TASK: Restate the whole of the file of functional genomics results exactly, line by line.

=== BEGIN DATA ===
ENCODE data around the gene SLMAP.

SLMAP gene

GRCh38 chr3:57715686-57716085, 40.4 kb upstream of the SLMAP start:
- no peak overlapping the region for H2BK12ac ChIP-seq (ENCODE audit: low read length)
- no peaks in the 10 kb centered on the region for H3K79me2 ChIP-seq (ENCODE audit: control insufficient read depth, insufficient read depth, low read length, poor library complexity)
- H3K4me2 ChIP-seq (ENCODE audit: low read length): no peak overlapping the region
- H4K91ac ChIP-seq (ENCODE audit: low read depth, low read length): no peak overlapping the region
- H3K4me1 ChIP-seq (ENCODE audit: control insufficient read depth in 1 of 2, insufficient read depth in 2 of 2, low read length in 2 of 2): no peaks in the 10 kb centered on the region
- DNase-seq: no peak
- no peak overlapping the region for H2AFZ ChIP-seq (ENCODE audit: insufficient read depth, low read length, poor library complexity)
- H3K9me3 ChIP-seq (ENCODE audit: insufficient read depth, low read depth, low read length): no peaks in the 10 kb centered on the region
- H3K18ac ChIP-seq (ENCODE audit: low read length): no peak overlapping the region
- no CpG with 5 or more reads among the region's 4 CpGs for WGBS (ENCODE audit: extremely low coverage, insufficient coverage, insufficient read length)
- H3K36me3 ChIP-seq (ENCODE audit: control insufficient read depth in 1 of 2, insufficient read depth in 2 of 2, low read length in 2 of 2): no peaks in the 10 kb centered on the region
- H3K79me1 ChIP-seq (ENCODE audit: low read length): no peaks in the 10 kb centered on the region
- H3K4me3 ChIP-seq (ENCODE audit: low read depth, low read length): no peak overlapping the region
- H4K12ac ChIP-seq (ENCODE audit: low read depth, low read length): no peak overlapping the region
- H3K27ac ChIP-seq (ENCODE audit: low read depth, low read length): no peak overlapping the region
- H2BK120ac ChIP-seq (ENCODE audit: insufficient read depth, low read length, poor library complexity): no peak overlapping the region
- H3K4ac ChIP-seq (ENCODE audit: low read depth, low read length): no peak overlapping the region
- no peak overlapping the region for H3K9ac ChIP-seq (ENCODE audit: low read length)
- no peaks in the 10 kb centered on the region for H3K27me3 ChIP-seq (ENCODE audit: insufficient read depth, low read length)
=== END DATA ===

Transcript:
ENCODE data around the gene SLMAP.

SLMAP gene

GRCh38 chr3:57715686-57716085, 40.4 kb upstream of the SLMAP start:
- no peak overlapping the region for H2BK12ac ChIP-seq (ENCODE audit: low read length)
- no peaks in the 10 kb centered on the region for H3K79me2 ChIP-seq (ENCODE audit: control insufficient read depth, insufficient read depth, low read length, poor library complexity)
- H3K4me2 ChIP-seq (ENCODE audit: low read length): no peak overlapping the region
- H4K91ac ChIP-seq (ENCODE audit: low read depth, low read length): no peak overlapping the region
- H3K4me1 ChIP-seq (ENCODE audit: control insufficient read depth in 1 of 2, insufficient read depth in 2 of 2, low read length in 2 of 2): no peaks in the 10 kb centered on the region
- DNase-seq: no peak
- no peak overlapping the region for H2AFZ ChIP-seq (ENCODE audit: insufficient read depth, low read length, poor library complexity)
- H3K9me3 ChIP-seq (ENCODE audit: insufficient read depth, low read depth, low read length): no peaks in the 10 kb centered on the region
- H3K18ac ChIP-seq (ENCODE audit: low read length): no peak overlapping the region
- no CpG with 5 or more reads among the region's 4 CpGs for WGBS (ENCODE audit: extremely low coverage, insufficient coverage, insufficient read length)
- H3K36me3 ChIP-seq (ENCODE audit: control insufficient read depth in 1 of 2, insufficient read depth in 2 of 2, low read length in 2 of 2): no peaks in the 10 kb centered on the region
- H3K79me1 ChIP-seq (ENCODE audit: low read length): no peaks in the 10 kb centered on the region
- H3K4me3 ChIP-seq (ENCODE audit: low read depth, low read length): no peak overlapping the region
- H4K12ac ChIP-seq (ENCODE audit: low read depth, low read length): no peak overlapping the region
- H3K27ac ChIP-seq (ENCODE audit: low read depth, low read length): no peak overlapping the region
- H2BK120ac ChIP-seq (ENCODE audit: insufficient read depth, low read length, poor library complexity): no peak overlapping the region
- H3K4ac ChIP-seq (ENCODE audit: low read depth, low read length): no peak overlapping the region
- no peak overlapping the region for H3K9ac ChIP-seq (ENCODE audit: low read length)
- no peaks in the 10 kb centered on the region for H3K27me3 ChIP-seq (ENCODE audit: insufficient read depth, low read length)